Soprano Recorder

Soprano Recorder

Soprano Recorder range

This is the standard recorder given to countless elementary school children.  It is also my least favorite voice in the family.  Our disdain for the recorder comes from this instrument that is the exact same pitch as the Piccolo Flute.  Who wouldn’t be annoyed by it?  As the top voice in an SATB recorder consort its role is perfect.

One note, in the UK the Soprano is known as the Descant Recorder.

Baroque transcriptions on the Soprano Recorder

Czardas on the Soprano Recorder

Recorders Part 2 – Recorders in the Band

The Recorder in the Band

Here we start getting into uncharted territory.  Off the top of my head, I know of no work in the band literature that calls for recorders.  That doesn’t mean it can’t or shouldn’t be done though.  A soloist on any member of the family will work fine.  The higher the recorder of course, the more likely it will cut through the band.

Remember, any woodwind player should be able to learn the recorder fairly easily.  Believe it or not, the instrument that has the most in common with the recorder is not the flute, but the bassoon.  The fingerings of the two instruments are very similar (due to the somewhat primitive state of the modern bassoon).  If the band possesses extra flute, clarinet, or saxophone players, why not give them the opportunity to shine as members of a new section?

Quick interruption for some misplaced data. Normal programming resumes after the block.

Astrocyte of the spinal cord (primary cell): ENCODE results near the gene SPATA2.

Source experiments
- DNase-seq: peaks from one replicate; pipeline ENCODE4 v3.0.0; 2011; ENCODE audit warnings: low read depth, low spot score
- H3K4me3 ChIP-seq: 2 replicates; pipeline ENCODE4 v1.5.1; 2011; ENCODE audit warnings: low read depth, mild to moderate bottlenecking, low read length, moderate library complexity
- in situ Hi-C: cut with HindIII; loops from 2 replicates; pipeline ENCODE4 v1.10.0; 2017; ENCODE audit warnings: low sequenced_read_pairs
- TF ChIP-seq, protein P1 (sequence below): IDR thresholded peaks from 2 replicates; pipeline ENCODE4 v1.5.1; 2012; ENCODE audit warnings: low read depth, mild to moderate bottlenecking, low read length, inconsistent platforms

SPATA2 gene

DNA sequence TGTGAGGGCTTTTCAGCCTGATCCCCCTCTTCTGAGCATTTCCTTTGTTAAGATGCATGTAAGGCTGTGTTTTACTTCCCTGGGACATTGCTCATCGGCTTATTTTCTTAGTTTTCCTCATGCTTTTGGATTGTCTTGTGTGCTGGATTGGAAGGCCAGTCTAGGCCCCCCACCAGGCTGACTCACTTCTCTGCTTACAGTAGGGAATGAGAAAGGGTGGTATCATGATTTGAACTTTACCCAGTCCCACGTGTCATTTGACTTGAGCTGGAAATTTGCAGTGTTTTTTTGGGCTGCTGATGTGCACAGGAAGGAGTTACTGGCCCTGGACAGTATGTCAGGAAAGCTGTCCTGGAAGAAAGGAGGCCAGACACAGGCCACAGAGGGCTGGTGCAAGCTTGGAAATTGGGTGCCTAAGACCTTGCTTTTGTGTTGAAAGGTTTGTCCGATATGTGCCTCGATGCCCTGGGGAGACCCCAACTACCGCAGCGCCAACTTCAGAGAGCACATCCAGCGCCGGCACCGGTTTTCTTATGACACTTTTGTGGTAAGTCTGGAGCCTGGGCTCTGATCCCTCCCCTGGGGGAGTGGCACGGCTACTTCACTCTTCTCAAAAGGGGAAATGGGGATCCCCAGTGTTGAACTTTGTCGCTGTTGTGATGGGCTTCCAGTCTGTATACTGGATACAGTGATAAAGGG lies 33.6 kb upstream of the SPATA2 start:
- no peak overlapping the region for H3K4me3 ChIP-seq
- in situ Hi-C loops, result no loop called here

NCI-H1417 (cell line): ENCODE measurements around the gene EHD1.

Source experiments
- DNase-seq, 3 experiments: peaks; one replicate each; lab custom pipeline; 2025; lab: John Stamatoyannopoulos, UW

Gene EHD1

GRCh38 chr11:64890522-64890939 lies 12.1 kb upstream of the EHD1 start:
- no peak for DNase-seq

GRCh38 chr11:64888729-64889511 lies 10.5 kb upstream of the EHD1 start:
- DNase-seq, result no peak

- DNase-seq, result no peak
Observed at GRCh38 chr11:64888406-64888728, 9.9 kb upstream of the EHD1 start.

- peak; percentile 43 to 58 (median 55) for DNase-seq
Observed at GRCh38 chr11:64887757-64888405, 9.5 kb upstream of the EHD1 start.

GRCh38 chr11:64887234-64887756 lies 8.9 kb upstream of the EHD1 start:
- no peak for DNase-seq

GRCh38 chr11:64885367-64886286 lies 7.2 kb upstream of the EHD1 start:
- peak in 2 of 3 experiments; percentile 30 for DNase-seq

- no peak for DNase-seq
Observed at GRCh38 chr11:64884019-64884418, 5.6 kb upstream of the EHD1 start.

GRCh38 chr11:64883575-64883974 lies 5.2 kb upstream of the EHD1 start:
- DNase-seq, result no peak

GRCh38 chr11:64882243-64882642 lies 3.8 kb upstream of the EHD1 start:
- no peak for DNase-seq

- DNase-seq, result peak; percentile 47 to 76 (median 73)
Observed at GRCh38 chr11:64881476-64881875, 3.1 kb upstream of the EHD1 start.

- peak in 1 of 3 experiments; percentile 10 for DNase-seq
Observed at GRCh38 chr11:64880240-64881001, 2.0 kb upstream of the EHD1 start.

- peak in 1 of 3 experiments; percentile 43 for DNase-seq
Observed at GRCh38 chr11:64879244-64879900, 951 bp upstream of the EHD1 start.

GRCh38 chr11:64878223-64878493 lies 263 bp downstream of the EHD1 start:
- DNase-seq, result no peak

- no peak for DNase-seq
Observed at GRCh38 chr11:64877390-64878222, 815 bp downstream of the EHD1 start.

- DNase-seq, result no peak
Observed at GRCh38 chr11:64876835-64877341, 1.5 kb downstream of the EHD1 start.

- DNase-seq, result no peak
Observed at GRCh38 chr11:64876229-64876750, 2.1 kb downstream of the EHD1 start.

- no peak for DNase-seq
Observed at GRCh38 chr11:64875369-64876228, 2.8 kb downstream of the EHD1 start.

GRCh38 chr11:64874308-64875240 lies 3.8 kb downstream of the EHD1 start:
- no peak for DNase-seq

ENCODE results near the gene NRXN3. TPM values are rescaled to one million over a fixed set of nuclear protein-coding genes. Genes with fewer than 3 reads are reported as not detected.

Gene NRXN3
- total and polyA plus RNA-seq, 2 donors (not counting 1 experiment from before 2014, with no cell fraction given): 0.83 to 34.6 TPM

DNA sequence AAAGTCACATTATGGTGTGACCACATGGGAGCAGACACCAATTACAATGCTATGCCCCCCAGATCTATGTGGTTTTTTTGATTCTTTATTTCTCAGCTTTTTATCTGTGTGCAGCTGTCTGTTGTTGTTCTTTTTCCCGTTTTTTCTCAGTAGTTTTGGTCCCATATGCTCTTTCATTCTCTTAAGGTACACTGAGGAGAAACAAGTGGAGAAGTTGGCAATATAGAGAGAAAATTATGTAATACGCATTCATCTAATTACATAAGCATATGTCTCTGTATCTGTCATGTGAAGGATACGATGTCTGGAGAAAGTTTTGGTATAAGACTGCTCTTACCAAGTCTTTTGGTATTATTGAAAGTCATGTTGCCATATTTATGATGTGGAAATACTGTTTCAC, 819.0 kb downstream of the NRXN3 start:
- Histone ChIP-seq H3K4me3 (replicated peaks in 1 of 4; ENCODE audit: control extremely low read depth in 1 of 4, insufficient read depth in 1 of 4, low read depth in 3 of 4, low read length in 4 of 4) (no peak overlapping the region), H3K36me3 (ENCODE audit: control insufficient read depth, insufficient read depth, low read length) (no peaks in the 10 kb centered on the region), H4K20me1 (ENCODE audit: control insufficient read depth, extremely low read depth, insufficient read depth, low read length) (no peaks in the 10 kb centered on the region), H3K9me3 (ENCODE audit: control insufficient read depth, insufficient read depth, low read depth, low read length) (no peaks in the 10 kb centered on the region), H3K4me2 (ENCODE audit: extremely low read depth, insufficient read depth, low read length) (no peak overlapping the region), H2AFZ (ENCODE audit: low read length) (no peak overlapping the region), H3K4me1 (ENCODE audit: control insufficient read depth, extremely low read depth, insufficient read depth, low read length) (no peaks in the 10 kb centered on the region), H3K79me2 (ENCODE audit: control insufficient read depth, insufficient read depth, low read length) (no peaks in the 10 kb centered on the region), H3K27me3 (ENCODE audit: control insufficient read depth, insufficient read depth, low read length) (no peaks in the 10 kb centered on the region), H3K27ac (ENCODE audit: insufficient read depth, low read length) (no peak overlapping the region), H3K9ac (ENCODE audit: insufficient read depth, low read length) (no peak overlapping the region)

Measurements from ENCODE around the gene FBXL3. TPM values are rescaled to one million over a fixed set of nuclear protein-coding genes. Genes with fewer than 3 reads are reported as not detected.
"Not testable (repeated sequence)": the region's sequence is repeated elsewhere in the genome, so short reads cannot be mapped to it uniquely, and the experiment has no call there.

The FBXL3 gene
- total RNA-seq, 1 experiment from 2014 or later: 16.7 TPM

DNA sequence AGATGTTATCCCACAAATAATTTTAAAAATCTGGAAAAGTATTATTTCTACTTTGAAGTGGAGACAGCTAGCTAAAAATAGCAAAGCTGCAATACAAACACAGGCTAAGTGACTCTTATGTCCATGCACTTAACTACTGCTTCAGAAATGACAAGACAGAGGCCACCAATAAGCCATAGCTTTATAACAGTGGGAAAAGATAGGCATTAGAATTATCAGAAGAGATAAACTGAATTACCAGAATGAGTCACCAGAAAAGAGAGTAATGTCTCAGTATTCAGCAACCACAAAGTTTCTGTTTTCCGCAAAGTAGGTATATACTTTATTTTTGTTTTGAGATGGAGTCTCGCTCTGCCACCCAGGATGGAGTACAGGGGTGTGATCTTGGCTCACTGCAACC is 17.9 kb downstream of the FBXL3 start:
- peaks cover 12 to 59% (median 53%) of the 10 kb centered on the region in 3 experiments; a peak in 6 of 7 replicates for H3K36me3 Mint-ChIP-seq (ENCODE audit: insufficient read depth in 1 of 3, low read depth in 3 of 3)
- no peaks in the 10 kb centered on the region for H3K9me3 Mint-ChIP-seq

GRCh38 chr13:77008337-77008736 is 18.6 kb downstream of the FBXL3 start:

Trying out a recorder ensemble in a band could lead to marvelous possibilities.  It could give the flute family some company as well.  Why not start out with a standard SATB or AATB quartet, or a SnSATB quintet?  All recorder players should be able to play other members of the family, so doublings are quite common and useful.  Most recorder players will have at their immediate disposal at least a Soprano, Alto, and a Tenor (and Sopranino and Bass won’t be far behind).

An interesting fact is that most professional recorder consorts eschew the upper members of the ensemble.  I have found many recordings where the Tenor or Bass Recorder is the highest voice in the entire ensemble.  The sound of an all low recorder groups is absolutely breathtaking.  Gone is the toyish quality of the Soprano and Sopranino.  Here is a sound that is moving and resonate.

Remember, because recorders cannot do dynamics, do not score around them too heavily.  They will get drowned in a mass of brass.

Scoring possibilities are endless.  Bassoon and Oboe are known mixtures from Baroque literature.  As is trombone and trumpet.  Why not try an anachronistic combination of recorder and saxophone, a mixture of old and new?  Or a call and response between a flute quartet and a recorder quartet?

One thing to remember is that the sound of recorders is right now novel in a band setting.  Use it as such.  The less you use something, the more magical it becomes.  Don’t have your recorders playing all the time.  Chances are, they won’t add anything to the texture in tutti.

To give some examples of the use of the recorder in an ensemble, here are a few examples of concerti that feature the instrument both Baroque and Modern.